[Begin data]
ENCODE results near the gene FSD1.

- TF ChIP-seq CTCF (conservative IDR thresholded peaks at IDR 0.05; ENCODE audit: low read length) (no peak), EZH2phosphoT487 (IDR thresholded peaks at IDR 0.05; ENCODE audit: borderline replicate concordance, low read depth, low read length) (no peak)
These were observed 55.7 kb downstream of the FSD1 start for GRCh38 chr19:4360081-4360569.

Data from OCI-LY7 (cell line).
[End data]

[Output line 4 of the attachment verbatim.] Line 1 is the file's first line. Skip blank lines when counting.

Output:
Data from OCI-LY7 (cell line).